Roberto Aguirre-Sacasa’s drama about a prep school sex scandal in the late 1980s, “Good Boys and True,” is not based on any particular real-life story but could have drawn inspiration from any number of headline stories. A thoughtful take on American class privilege, the play gets off to an involving, straightforward and wholly convincing start, only to feel progressively more manufactured as it goes on. Steppenwolf premiere precedes an April debut at Off Broadway’s Second Stage.
Brandon Hardy (Stephen Louis Grush) is the all-American boy of privilege: son of two doctors, a popular student at an elite D.C. boys’ school, captain of the football team, etc. But this is a play all about the crumbling of the facade. In the opening scene, St. Joseph’s football coach Russell Shea (John Procaccino) informs Brandon’s mother Elizabeth (Martha Lavey) of the existence of a sexually explicit videotape. While the boy in the tape has carefully shielded his face from the camera, it sure does resemble Brandon, and it unmistakably represents an act of raw exploitation of the girl, oblivious to the taping. In other words, it’s not the act of a good boy.
Much of the first act explores whether Brandon did it, and these scenes are the play’s most involving. Even when Elizabeth confronts Brandon and he denies it, it’s apparent she’s almost choosing to restrain her doubt, largely because she wishes to avoid an unpleasant reassessment of her own son’s values — and therefore of hers and her husband’s as well.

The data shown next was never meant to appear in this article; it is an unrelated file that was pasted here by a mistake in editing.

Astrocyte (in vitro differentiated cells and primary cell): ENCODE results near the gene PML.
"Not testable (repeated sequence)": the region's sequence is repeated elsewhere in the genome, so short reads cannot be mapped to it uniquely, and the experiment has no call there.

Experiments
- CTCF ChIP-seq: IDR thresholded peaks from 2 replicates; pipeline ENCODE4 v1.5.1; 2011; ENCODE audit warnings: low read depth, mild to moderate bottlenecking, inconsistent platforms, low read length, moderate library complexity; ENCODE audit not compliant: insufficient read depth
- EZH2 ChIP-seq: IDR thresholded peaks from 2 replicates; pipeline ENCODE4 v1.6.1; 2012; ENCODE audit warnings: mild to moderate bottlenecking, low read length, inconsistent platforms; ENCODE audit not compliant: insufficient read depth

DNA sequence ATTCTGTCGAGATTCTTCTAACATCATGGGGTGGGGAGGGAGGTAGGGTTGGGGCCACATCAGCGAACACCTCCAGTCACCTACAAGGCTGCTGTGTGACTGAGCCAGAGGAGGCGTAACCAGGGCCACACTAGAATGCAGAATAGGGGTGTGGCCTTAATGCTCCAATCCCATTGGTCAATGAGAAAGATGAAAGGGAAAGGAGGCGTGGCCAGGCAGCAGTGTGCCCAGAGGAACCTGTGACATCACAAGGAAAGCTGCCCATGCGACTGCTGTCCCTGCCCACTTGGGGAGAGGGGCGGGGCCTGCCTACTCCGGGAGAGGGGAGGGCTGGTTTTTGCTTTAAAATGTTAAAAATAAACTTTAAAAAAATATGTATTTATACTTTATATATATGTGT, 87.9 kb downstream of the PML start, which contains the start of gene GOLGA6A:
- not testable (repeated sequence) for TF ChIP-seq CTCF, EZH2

Logic itself seems to dictate it couldn’t possibly be Brandon. He’s always been a sensitive, likable, caring kid, and Grush really does emanate enough cherubic innocence and seemingly unassuming charm to make Elizabeth’s denials feel understandable, particularly in Lavey’s emotionally nuanced portrayal.
We also discover early on that Brandon does indeed have a secret — he’s been having a love affair with his friend Justin (Tim Rock) since their freshman year at St. Joe’s. But even Justin doesn’t really accept Brandon’s denials regarding the video. Eventually, by the force of the play’s momentum, the truth is revealed in stages. Once the local media gets wind of the story and the girl comes forward, there’s no hiding it any more.
For the early part of the work, Aguirre-Sacasa (“Based on a Totally True Story”) depicts his upper-crust and not always sympathetic figures with an admirable sensitivity. And for much of the duration, he’s helped by director Pam MacKinnon’s focus on cool emotional restraint instead of stereotypical stuffiness.
But this one-note detachment becomes stifling, and also false, as the play moves along to explore motivating factors, reactions and consequences. In fact, an undeniable falseness permeates this show after a while. Aguirre-Sacasa starts throwing in dramatic twists and ends up sacrificing the believability of his characters and the pursuit of deeper, more fundamentally mysterious truths about class in America.
“Good Boys and True” entertains, but more and more superficially as it goes on, becoming too literal, explaining itself too forthrightly and focusing too much on an offstage figure, Brandon’s father, who becomes exactly the type of caricature Aguirre-Sacasa had so nimbly avoided. For a play that seems most of all about acceptance of responsibility, this work surprisingly points its finger elsewhere.